Computers do what we programmers tell them to, and nothing more. And the fact is that most programmers (or "software engineers") are quite bad at telling computers to stay secure, myself included. We get the work done, but you shouldn't trust us with anything important.
Below are some examples that I've seen with my own eyes, having worked in software engineering for five years.
Banking: I've worked on software for the banking industry. Nobody on the team knew very much about computer security, nor even the technologies we were using. We didn't have any kind of code review and no structured testing. One guy on the team was such a terrible programmer that it was pointless to assign him even the simplest tasks - the code was worsened every time he touched it.
Health care: I've worked on software used for reporting and analyzing incidents among health care providers. Nobody on the team had computer security training, there was no code review, and there was no structured testing.
Manufacturing industry: I've worked on sensitive systems within the manufacturing industry. As usual, no code review or structured testing. Nobody on the team knew very much about security, and when I pointed out a command injection vulnerability to a colleague, the reaction was "oh, but the user would never enter something weird into that field".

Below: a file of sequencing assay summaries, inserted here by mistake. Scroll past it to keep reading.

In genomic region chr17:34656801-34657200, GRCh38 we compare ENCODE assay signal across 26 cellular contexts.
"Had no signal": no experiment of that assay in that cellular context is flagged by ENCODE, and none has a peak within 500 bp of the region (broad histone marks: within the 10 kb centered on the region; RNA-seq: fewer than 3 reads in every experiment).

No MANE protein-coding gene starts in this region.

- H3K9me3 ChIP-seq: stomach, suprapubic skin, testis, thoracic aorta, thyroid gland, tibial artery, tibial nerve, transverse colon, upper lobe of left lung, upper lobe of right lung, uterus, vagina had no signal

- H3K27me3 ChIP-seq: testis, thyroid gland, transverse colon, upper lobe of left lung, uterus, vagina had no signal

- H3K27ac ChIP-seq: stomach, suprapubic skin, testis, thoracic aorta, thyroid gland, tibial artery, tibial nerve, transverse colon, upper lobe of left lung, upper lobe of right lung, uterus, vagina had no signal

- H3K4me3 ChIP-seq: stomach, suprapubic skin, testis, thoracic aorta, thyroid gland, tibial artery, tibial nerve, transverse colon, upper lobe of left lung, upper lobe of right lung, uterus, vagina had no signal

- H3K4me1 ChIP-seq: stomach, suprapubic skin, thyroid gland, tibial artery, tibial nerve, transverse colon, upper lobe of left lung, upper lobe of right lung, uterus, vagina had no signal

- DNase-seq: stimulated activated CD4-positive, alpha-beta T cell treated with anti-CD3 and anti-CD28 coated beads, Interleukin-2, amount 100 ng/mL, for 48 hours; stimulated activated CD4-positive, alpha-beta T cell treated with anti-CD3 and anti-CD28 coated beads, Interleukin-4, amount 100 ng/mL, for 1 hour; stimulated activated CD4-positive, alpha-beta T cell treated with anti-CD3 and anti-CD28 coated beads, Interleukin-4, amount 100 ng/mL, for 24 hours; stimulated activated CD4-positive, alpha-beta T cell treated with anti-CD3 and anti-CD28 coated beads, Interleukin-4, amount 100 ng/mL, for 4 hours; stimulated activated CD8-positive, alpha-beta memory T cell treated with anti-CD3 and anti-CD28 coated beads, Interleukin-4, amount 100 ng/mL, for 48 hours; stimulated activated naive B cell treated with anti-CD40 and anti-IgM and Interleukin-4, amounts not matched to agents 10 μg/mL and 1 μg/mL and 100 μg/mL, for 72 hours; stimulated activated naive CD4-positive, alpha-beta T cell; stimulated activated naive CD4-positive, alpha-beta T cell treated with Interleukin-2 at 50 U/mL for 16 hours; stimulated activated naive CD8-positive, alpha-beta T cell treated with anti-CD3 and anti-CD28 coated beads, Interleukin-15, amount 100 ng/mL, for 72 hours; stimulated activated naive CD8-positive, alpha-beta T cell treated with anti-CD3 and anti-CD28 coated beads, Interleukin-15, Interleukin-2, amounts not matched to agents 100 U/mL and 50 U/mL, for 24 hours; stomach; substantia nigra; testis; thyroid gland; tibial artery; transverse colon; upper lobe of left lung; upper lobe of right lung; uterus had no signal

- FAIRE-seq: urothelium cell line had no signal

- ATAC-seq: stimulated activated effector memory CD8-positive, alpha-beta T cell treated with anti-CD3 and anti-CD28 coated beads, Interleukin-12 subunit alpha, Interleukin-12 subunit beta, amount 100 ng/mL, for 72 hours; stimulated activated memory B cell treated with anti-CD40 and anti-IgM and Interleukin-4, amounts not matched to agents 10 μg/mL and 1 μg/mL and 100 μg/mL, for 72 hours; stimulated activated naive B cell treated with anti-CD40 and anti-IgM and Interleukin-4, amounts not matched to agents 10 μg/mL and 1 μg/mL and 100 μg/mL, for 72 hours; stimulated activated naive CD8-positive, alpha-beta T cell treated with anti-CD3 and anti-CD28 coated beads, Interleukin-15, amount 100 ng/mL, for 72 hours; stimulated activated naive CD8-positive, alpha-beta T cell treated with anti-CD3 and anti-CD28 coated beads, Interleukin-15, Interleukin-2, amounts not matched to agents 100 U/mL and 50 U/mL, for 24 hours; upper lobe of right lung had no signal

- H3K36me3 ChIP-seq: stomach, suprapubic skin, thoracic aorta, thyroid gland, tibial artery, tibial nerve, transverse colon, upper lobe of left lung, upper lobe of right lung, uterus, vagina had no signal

Payment solution providers: I've integrated a payment solution on a website. The library provided by the credit card processor had a basic security flaw: it didn't check whether the "payment received" message came from their system or whether the end-user ("Eve") made it up. I reported the security flaw to their team, and they corrected it half a year later. They never informed their users that they should update the library.
Payment solution implementations: A team implemented a payment solution, but I was called in due to serious bugs, but nobody had noticed any security bugs. Nobody on the team seemed to care about security at all, as there was no code review and they had implemented only the bare minimal to make it work.
IT consulting: I've worked at IT consultancy companies with thousands of employees. They didn't have backup plans for what to do if their internal systems went down.
The actual state of computer security
We have come a long way since the beginning of computer engineering, but we still have a long way to go. Many of the most prominent players in computing have great security, and most people realize (at least in theory) that we can't trust everyone on the internet.
But the fact is that the most secure web browser still has to patch security flaws every month or two. It's great that they patch it, of course. But that won't change anytime soon. And the same goes for all large software - it either is patched regularly, or should be.
I'm quite amazed that viruses don't take down the IT systems of all companies and public institutions for a week or two every year. I have to assume that the reason is that no one has enough to gain in spreading such chaos.
This brilliant xkcd comic succinctly describes my feelings about the state of computing.